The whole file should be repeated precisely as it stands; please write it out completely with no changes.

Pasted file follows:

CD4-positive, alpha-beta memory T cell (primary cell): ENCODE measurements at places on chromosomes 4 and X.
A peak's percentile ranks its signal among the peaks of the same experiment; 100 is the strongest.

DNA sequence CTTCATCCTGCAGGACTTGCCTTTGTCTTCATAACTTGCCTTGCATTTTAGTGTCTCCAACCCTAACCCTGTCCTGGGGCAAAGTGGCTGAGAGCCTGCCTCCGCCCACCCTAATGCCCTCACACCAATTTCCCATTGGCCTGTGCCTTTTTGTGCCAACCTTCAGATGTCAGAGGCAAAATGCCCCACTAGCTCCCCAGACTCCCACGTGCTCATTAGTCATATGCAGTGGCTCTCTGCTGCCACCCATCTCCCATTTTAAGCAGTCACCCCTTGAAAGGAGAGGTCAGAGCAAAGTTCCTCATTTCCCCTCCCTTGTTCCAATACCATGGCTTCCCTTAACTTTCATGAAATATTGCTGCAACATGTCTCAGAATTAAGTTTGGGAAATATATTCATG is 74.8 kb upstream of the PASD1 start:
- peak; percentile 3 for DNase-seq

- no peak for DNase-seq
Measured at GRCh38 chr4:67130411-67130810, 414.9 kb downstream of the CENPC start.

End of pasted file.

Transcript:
CD4-positive, alpha-beta memory T cell (primary cell): ENCODE measurements at places on chromosomes 4 and X.
A peak's percentile ranks its signal among the peaks of the same experiment; 100 is the strongest.

DNA sequence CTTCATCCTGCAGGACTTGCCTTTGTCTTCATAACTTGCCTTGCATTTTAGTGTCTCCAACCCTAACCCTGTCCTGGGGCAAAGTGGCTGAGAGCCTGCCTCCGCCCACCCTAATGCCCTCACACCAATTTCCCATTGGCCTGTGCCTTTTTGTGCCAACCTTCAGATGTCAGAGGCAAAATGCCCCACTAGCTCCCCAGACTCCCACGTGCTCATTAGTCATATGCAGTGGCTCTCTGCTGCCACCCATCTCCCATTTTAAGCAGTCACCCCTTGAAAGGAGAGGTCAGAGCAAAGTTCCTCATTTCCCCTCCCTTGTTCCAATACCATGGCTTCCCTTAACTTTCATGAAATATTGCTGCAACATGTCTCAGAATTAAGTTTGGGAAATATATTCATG is 74.8 kb upstream of the PASD1 start:
- peak; percentile 3 for DNase-seq

- no peak for DNase-seq
Measured at GRCh38 chr4:67130411-67130810, 414.9 kb downstream of the CENPC start.